This week on C-Suite with Jeffrey Hayzlett I took you inside the wildly successful soccer franchise Seattle Sounders. If you missed the full episode, check it out here.
- Sometimes you get really lucky. You have passion for something that you just adore and want to do, and then along the way you find that all the things get put together. When I talked to the General Manger of the Seattle Sounders he said it wasn’t one big thing, but 20 little things that fell in line at the same time. Luck plays a part some times, and it helped him be extremely successful.
- They know their audience. The Seattle Sounders built a program in an area that was ripe for soccer and they were really pulling from ages 21 – 35, mostly male. I was wondering if anyone looked at the demographics, why they picked Seattle, and why it was so successful. In the end, it’s because Joe Roth talked to the MLS Commissioner Don Garber who recommended he look to the Pacific Northwest. They happened to get really lucky in that in the Seattle area they’ve got the highest density of soccer players in the country. So there was a tipping point that played in their favor. It was the tipping point of which the kids who grew up playing soccer were now at the age between 21 and 35, mostly male. Now they’re filling stadiums twice as much as their closest competitor and sometimes outpacing the other major sports when most people wouldn’t even mention the word soccer when talking about professional sports.
- They’ve got a combined executive team that focuses on skilled disciplines. They took their passion and separated it from the business. Their GM focuses on building their product – their team – and the management of sponsorships, fan base, marketing and more is all done in conjunction with a partnership with the Seattle Seahawks. It gave them the head start in moving from being a minor league team to a major league team overnight and avoiding some of the blunders they would have probably made from that move.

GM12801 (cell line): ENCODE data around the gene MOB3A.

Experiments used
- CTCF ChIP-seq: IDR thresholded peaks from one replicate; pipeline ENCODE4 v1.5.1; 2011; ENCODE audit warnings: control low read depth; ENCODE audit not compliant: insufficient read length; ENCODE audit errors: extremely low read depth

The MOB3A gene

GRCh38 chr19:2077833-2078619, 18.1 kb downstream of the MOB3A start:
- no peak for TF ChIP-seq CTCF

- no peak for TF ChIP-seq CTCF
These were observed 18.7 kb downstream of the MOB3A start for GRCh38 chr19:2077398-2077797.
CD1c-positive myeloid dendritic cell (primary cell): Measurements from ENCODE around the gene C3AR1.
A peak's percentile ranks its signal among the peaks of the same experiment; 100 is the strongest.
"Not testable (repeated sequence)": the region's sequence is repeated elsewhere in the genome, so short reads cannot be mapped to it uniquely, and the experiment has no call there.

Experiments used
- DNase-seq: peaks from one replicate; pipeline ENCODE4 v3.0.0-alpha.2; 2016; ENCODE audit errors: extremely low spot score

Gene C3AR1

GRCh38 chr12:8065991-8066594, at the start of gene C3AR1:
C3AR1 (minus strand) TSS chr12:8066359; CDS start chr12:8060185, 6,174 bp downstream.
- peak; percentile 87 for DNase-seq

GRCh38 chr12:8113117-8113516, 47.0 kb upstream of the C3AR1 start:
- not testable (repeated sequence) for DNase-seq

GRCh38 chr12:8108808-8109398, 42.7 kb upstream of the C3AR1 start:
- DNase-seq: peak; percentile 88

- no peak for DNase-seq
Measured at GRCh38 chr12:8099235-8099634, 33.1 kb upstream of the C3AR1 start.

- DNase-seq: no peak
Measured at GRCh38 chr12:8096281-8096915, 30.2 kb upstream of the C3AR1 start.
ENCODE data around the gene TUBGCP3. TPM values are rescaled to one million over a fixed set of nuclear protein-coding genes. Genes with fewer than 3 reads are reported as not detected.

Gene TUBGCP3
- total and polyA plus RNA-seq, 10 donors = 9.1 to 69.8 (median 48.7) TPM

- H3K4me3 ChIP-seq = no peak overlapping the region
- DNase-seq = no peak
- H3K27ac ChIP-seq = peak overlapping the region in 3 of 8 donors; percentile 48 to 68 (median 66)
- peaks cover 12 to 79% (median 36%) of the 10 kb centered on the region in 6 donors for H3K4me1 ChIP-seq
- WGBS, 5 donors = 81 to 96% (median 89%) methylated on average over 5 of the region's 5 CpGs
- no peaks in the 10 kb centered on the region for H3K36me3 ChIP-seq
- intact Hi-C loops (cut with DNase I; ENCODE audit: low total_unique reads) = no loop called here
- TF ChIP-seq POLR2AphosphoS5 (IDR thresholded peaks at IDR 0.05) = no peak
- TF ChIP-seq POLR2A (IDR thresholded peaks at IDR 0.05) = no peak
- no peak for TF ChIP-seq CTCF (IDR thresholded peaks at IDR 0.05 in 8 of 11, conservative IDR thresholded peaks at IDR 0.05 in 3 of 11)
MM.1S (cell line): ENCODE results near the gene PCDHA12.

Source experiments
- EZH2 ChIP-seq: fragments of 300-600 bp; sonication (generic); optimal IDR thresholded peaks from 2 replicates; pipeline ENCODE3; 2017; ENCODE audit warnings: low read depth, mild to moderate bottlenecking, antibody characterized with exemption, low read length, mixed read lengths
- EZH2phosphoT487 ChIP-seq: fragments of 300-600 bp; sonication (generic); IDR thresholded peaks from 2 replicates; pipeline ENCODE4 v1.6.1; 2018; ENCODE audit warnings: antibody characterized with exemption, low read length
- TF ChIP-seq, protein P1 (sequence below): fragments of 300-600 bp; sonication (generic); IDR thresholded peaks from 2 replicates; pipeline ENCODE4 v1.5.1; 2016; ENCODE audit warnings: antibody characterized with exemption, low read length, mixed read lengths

The one thing that was very surprising to me was that I thought the fan bases would have a larger crossover. I thought if you went to one sport you would like to go to the other. That’s not the case here. It’s only a 2% crossover rate which was really eye opening.
If a business is facing a similar situation – moving from a small business to large business – what are some things they can implement right away?
Seek out people who have done it before. The Seahawks experience with digital marketing, fan appreciation, and sponsorship solicitation was a major help in helping the Sounders make sure they didn’t fall into the same ruts they had in the past. If you’re a business going through major growth, why not go to where the food is? Go talk to someone who has done this before.